On social issues, our member parties, wherever they are or have been in government, have made great advances on social protection for all citizens and universal access to healthcare provisions and education, as well as steps to reduce poverty in line with the Millennium Development Goals. Part of this task is also to reduce inequality and social exclusion, and open new opportunities for people to fulfil their potential in life. Gender equality and the rights of women, including reproductive rights, must be guaranteed. It is unacceptable that whilst women play a prominent role in development, they continue to be marginalised and under-represented in many countries. Respect for human rights is paramount, which also means addressing the fact that too many people in the world remain without safe drinking water and basic sanitation. Food security and efforts to free humankind from hunger remain fundamental.
In our work on environmental issues we have built a coherent message, leading calls for climate justice and a low carbon society. In this regard, we need to ensure that those most responsible for climate change also tackle its consequences, recognising that deep cuts in emissions are the only way to reverse the path towards an unsustainable global temperature increase that would cause immeasurable and irreparable damage to our planet, severely affecting a great number of nations and peoples. Among them are the most vulnerable, the Small Island Developing States (SIDS). A major step towards emissions reduction urgently needed today is the elimination of fossil fuel subsidies, which have nearly tripled since 2009.
The collective vision emerging from Rio+20 needs to be ambitious. The Earth cannot afford to wait another 20 years for decisive action to be taken, and the presence of heads of state and government from the majority of the countries of the world make this an opportunity that we cannot afford to miss. If Rio+20 is to be a truly significant moment in the history of our planet, the arrival of all these leaders must now trigger a new approach to the negotiations, resulting in clear decisions to ensure a new global effort to place sustainable development at the centre of the global political agenda and preserve the planet for future generations.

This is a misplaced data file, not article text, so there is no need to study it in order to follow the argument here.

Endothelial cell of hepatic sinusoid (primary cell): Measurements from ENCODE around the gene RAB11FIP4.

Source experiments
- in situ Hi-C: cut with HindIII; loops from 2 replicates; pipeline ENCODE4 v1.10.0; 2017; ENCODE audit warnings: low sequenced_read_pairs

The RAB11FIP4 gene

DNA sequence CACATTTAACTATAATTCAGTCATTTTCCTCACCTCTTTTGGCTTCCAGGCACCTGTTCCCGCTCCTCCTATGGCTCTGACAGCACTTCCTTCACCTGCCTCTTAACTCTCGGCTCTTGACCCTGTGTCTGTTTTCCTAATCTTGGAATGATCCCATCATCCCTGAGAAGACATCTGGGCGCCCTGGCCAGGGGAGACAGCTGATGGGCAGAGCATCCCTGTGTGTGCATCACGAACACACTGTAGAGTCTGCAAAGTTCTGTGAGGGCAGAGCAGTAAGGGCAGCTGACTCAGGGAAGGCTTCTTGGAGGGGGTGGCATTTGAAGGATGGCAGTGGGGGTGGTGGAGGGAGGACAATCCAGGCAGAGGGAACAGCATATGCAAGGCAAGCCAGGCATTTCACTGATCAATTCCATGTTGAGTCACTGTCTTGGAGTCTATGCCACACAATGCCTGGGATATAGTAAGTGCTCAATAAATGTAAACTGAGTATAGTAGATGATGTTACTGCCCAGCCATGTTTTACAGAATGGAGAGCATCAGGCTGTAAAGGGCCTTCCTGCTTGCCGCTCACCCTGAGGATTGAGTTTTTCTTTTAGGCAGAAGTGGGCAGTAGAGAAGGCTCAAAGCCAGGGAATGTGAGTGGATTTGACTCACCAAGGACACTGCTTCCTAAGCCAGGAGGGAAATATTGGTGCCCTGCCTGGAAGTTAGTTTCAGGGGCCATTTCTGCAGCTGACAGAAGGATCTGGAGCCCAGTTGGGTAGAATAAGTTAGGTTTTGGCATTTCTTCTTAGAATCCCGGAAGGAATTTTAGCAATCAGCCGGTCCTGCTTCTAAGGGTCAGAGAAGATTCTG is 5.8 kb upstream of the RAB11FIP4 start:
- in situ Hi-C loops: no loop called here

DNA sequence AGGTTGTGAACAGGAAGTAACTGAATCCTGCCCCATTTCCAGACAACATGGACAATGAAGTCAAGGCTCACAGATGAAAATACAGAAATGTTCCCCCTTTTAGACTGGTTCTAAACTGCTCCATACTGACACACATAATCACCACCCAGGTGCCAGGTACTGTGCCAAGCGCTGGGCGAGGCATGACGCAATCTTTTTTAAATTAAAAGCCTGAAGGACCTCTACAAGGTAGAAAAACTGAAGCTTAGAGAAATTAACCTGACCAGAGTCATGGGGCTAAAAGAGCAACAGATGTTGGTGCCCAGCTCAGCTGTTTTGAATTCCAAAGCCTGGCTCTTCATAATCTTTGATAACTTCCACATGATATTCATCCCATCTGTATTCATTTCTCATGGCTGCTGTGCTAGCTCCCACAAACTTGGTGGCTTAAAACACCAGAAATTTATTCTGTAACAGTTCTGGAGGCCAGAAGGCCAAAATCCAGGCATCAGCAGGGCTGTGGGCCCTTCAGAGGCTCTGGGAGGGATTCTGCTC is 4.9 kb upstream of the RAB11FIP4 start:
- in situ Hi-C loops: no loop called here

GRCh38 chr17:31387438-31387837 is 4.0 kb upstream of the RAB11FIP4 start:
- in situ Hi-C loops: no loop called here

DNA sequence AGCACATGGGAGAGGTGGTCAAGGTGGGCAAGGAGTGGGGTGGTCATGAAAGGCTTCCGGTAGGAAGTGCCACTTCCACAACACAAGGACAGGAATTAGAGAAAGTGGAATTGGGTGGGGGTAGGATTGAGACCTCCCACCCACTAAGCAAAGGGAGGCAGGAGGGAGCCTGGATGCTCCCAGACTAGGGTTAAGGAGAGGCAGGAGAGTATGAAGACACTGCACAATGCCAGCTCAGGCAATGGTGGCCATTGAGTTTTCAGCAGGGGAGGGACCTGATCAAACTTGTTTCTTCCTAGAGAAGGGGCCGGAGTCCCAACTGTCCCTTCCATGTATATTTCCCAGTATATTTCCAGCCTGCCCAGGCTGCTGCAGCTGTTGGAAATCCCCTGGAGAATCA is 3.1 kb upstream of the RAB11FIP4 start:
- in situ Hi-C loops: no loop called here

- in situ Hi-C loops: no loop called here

The Socialist International calls on all those participating to make Rio+20 a milestone moment, when the world made a meaningful commitment to sustainable development within a multilateral framework. We need action to preserve our biodiversity, protecting seas, oceans and fragile ecosystems. We need support for the green economy, bringing jobs and economic prosperity without damage and destruction of our environment. We owe it to those without a voice in the poorest countries in the world, to those whose very existence is threatened by climate change and who are relying on those here in Rio de Janeiro, to speak on their behalf and do what is necessary for the future of this planet and all those who inhabit it.
For our part, we will continue to strive unflinchingly in pursuit of our policies in favour of sustainable development in the path of many within our own movement who inspired and defined the task ahead. We will do this as political parties committed to democracy, the upholding of freedoms and rights and the peaceful resolution of conflicts, all of which are inseparable from the efforts to achieve sustainable development. In this spirit, we will persevere in the multilateral efforts to reach these goals through a new internationalism and a new culture of solidarity that the time and these challenges demand.